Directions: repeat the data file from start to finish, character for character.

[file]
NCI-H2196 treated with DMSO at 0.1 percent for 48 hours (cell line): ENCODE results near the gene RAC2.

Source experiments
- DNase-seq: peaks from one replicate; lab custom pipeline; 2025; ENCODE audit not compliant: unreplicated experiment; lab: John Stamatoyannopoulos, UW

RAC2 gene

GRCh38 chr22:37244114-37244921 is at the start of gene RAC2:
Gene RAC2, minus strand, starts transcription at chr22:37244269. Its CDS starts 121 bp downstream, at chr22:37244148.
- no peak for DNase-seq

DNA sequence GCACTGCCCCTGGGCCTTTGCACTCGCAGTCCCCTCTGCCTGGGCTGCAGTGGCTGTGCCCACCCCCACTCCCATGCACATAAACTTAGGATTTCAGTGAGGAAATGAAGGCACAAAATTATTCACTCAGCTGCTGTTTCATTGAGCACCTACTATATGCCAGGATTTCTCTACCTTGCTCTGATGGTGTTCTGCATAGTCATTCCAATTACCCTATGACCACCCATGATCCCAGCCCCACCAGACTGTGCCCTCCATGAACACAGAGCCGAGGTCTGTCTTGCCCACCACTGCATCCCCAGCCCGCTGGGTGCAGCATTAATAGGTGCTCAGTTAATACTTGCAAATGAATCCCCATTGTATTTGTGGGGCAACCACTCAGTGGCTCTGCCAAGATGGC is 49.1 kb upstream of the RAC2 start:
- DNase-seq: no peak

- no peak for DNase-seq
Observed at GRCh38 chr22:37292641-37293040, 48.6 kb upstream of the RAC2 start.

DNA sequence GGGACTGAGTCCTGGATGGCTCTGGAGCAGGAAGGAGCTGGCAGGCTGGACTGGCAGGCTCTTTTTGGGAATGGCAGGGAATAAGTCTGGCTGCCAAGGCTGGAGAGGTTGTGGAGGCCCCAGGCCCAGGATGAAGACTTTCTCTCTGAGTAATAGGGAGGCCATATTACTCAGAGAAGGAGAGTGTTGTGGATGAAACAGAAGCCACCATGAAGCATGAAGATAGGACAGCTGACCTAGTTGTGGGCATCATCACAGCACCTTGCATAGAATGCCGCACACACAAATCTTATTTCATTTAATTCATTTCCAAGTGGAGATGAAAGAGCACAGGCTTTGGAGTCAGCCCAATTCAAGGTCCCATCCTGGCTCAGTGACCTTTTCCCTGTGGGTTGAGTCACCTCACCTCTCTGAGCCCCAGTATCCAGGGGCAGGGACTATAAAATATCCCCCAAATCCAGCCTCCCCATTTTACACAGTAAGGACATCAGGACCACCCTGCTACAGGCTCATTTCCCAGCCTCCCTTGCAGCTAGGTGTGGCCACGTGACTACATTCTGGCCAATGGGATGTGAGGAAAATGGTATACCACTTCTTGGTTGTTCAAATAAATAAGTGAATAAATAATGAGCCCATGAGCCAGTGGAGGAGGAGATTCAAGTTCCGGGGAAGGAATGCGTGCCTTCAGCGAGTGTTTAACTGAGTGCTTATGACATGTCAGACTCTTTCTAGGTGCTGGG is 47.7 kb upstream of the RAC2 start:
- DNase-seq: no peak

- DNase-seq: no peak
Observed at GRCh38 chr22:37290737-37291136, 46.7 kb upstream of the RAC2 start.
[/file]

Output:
NCI-H2196 treated with DMSO at 0.1 percent for 48 hours (cell line): ENCODE results near the gene RAC2.

Source experiments
- DNase-seq: peaks from one replicate; lab custom pipeline; 2025; ENCODE audit not compliant: unreplicated experiment; lab: John Stamatoyannopoulos, UW

RAC2 gene

GRCh38 chr22:37244114-37244921 is at the start of gene RAC2:
Gene RAC2, minus strand, starts transcription at chr22:37244269. Its CDS starts 121 bp downstream, at chr22:37244148.
- no peak for DNase-seq

DNA sequence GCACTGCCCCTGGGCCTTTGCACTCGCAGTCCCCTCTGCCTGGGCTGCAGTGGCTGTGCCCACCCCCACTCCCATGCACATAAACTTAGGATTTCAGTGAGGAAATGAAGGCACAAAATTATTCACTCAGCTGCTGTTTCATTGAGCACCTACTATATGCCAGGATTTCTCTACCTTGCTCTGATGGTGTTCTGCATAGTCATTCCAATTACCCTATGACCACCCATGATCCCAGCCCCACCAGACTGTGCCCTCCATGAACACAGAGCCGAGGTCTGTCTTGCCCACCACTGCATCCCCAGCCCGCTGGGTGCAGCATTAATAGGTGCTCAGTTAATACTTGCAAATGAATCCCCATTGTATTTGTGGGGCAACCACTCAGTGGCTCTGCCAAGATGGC is 49.1 kb upstream of the RAC2 start:
- DNase-seq: no peak

- no peak for DNase-seq
Observed at GRCh38 chr22:37292641-37293040, 48.6 kb upstream of the RAC2 start.

DNA sequence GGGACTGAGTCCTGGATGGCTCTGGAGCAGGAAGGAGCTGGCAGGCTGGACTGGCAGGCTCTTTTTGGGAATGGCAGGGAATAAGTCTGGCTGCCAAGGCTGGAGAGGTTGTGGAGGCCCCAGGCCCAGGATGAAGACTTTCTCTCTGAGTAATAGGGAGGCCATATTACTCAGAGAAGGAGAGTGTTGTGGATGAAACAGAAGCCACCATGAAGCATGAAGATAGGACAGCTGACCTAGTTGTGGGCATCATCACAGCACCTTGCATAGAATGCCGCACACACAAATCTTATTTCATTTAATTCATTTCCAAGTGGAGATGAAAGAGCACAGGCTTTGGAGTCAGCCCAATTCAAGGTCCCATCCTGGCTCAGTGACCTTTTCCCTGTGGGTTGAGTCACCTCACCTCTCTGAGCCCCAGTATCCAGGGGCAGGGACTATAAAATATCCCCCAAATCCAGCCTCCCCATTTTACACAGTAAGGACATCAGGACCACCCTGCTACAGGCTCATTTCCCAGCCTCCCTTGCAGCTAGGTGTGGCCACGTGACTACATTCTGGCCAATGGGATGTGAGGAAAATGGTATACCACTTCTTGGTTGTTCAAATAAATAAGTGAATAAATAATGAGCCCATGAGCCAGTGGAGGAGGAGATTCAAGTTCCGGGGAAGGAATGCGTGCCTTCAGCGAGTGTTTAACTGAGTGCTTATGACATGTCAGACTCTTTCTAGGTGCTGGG is 47.7 kb upstream of the RAC2 start:
- DNase-seq: no peak

- DNase-seq: no peak
Observed at GRCh38 chr22:37290737-37291136, 46.7 kb upstream of the RAC2 start.